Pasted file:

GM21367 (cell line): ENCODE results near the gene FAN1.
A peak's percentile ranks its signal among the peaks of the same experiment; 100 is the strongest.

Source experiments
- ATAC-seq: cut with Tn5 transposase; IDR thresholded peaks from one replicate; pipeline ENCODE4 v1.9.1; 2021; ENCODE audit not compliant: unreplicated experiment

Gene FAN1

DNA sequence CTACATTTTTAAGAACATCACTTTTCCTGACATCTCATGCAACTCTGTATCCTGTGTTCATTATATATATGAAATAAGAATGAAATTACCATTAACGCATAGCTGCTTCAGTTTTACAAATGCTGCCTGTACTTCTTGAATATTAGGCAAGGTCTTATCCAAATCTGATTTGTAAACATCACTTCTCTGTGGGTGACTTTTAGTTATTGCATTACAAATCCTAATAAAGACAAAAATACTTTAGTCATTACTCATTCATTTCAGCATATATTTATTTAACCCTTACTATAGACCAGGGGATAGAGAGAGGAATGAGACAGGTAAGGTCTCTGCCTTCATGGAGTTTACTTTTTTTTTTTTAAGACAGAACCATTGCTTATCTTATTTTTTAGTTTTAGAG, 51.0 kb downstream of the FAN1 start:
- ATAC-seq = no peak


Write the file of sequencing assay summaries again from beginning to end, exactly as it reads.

GM21367 (cell line): ENCODE results near the gene FAN1.
A peak's percentile ranks its signal among the peaks of the same experiment; 100 is the strongest.

Source experiments
- ATAC-seq: cut with Tn5 transposase; IDR thresholded peaks from one replicate; pipeline ENCODE4 v1.9.1; 2021; ENCODE audit not compliant: unreplicated experiment

Gene FAN1

DNA sequence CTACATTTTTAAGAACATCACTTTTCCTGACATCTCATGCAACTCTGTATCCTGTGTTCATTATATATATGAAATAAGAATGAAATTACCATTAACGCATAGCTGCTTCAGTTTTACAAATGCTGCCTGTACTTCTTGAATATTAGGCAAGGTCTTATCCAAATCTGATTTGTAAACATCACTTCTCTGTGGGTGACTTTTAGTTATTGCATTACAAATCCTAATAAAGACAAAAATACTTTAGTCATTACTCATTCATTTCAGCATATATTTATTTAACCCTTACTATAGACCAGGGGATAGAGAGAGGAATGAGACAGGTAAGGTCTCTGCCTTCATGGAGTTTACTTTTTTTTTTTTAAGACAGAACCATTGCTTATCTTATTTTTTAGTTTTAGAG, 51.0 kb downstream of the FAN1 start:
- ATAC-seq = no peak